How Do Tides Affect Surf Fishing? An Expert Guide
How do tides affect surf fishing? For some reason, tides receive a lot of attention when it comes to the analytics of conditions in determining the best times to go fishing. One of the most common questions for anyone entering the sport is, “what’s the best tide for fishing?” The truth is there are a number of factors to keep in mind when planning to go surf fishing, but let’s talk about tides and what they mean for fishing.
Tides can affect where and when you fish on any given day so it’s important to know why and how to plan accordingly. Below are the three main aspects of tides with respect to how they affect fishing.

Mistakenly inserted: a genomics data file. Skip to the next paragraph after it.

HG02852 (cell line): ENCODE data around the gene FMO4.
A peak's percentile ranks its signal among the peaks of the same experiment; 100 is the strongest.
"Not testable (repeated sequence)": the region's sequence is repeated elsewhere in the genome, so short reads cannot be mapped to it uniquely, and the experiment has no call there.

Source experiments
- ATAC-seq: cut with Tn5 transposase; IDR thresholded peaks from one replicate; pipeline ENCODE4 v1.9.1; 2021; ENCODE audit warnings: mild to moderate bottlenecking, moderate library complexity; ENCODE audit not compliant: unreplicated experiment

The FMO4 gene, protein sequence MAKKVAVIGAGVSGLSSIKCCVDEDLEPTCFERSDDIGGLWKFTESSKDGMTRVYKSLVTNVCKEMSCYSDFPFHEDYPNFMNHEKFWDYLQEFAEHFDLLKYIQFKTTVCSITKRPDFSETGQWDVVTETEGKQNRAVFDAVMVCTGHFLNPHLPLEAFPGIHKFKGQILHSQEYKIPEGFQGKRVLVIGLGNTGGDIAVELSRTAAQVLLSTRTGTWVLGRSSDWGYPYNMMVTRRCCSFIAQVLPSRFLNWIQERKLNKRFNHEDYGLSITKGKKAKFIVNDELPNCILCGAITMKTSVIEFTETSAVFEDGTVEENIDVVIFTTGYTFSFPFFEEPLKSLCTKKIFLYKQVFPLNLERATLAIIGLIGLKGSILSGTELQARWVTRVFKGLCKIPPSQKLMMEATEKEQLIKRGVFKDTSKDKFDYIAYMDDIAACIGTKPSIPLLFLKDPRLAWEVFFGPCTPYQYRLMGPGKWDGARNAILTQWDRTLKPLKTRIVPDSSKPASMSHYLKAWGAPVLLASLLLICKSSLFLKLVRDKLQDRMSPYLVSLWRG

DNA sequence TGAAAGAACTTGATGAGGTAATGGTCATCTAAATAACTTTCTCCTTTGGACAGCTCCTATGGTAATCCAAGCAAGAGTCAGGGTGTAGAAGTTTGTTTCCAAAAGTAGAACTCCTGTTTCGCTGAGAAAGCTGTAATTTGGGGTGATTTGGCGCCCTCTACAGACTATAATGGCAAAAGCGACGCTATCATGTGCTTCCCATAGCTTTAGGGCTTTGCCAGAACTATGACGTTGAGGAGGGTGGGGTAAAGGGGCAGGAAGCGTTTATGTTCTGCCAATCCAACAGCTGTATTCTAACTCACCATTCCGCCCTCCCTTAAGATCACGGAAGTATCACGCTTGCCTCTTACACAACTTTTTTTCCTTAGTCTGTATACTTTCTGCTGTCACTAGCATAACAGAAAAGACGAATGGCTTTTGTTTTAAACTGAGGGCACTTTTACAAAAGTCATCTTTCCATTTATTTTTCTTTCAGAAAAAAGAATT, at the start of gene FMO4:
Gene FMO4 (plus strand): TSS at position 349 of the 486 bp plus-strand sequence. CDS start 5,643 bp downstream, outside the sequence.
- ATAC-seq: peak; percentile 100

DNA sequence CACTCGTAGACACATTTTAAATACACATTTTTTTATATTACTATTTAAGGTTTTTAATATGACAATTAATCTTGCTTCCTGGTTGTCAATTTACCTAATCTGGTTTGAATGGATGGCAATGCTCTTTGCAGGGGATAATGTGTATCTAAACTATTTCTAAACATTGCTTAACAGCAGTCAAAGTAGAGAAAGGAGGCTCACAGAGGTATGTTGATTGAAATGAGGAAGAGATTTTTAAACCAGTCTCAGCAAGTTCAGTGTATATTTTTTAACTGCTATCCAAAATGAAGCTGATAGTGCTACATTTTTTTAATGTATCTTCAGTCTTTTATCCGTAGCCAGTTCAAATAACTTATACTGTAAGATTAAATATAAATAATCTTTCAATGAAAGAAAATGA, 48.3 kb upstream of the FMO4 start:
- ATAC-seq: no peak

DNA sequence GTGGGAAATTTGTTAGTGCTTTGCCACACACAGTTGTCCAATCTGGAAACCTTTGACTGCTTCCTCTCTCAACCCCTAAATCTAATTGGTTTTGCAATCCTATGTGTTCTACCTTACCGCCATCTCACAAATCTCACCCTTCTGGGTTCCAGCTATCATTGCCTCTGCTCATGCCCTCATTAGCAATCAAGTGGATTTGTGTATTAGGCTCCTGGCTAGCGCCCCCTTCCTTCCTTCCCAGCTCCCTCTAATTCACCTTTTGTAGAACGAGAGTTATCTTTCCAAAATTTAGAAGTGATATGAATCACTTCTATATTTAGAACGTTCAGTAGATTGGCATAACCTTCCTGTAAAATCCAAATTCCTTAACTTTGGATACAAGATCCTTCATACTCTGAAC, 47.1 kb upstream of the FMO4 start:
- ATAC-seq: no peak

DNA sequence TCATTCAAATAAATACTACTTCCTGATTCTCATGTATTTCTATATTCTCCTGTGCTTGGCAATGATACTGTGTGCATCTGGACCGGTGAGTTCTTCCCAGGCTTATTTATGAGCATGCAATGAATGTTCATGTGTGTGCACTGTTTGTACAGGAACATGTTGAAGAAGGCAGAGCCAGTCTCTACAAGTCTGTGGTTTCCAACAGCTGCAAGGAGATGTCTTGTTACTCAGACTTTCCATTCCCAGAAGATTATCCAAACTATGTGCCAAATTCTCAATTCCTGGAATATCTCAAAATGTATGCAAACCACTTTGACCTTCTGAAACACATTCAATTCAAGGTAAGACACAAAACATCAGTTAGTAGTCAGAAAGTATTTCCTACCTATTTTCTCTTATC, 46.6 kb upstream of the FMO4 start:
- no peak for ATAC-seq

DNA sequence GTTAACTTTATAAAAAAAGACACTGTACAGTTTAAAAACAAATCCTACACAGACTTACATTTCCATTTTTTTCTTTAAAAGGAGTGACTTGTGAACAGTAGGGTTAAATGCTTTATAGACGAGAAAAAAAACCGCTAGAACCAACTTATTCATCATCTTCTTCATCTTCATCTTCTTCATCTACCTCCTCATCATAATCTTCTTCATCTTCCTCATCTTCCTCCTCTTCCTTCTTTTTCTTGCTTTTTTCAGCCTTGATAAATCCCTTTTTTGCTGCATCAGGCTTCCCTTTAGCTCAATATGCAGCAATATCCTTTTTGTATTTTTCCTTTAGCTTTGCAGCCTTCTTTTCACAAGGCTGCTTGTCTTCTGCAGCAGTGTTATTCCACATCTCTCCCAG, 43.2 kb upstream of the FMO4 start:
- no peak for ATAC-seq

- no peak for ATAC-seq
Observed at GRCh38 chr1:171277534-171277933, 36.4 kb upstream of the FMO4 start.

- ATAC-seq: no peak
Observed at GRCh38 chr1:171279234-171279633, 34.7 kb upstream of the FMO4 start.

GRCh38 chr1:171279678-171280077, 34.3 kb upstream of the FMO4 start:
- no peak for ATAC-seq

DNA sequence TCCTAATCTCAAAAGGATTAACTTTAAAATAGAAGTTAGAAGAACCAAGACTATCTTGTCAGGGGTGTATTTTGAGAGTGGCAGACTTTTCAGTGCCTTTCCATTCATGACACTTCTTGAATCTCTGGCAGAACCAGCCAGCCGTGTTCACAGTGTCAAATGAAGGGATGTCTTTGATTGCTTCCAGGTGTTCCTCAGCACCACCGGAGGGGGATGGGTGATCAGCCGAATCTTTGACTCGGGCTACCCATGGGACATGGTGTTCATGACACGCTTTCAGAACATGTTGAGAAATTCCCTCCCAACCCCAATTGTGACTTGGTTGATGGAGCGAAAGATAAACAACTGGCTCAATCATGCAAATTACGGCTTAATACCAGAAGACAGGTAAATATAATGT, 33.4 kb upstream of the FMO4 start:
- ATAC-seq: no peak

- Tidal Height
- High tide = bigger waves.
- Low tide = smaller waves.
- Extreme high tides can make some spots unfishable, inaccessible, or dangerous.
- Extreme low tides will expose hard structure.
- Tidal Phases (Rising or Falling)
- A rising tide will bring fish in closer to shore.
- A falling tide can pull fish away from shallow areas.
- Tidal Swings
- Large tidal swings can stir up the water, the bait, and the seaweed.
- Neap tides can help if structure you like is submerged all session.
The actual height of a tide has the most direct effect on fishing. For those who are unaware, tides are defined as follows: “the alternate rising and falling of the sea, usually twice in each lunar day at a particular place, due to the attraction of the moon and sun”. Tides affect fishing from the surf, the bay and even inshore.
Fishing at High Tide